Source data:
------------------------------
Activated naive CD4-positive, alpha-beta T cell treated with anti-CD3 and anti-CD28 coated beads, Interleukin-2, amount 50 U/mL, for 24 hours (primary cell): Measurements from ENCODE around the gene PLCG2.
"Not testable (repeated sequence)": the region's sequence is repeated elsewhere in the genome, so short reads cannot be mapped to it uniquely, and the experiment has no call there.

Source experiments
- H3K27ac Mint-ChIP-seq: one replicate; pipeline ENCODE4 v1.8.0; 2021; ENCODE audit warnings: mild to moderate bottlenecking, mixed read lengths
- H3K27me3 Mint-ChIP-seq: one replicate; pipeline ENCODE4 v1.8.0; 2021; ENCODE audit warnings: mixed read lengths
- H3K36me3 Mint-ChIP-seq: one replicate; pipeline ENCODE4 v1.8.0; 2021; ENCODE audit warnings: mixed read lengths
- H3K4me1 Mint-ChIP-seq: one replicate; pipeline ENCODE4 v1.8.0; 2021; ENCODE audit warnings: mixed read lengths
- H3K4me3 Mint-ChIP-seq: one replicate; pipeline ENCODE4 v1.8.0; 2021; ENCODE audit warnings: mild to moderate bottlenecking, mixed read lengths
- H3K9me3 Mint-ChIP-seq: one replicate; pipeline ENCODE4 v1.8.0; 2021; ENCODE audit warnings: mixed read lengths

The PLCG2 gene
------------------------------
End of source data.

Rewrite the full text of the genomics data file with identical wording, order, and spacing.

Activated naive CD4-positive, alpha-beta T cell treated with anti-CD3 and anti-CD28 coated beads, Interleukin-2, amount 50 U/mL, for 24 hours (primary cell): Measurements from ENCODE around the gene PLCG2.
"Not testable (repeated sequence)": the region's sequence is repeated elsewhere in the genome, so short reads cannot be mapped to it uniquely, and the experiment has no call there.

Source experiments
- H3K27ac Mint-ChIP-seq: one replicate; pipeline ENCODE4 v1.8.0; 2021; ENCODE audit warnings: mild to moderate bottlenecking, mixed read lengths
- H3K27me3 Mint-ChIP-seq: one replicate; pipeline ENCODE4 v1.8.0; 2021; ENCODE audit warnings: mixed read lengths
- H3K36me3 Mint-ChIP-seq: one replicate; pipeline ENCODE4 v1.8.0; 2021; ENCODE audit warnings: mixed read lengths
- H3K4me1 Mint-ChIP-seq: one replicate; pipeline ENCODE4 v1.8.0; 2021; ENCODE audit warnings: mixed read lengths
- H3K4me3 Mint-ChIP-seq: one replicate; pipeline ENCODE4 v1.8.0; 2021; ENCODE audit warnings: mild to moderate bottlenecking, mixed read lengths
- H3K9me3 Mint-ChIP-seq: one replicate; pipeline ENCODE4 v1.8.0; 2021; ENCODE audit warnings: mixed read lengths

The PLCG2 gene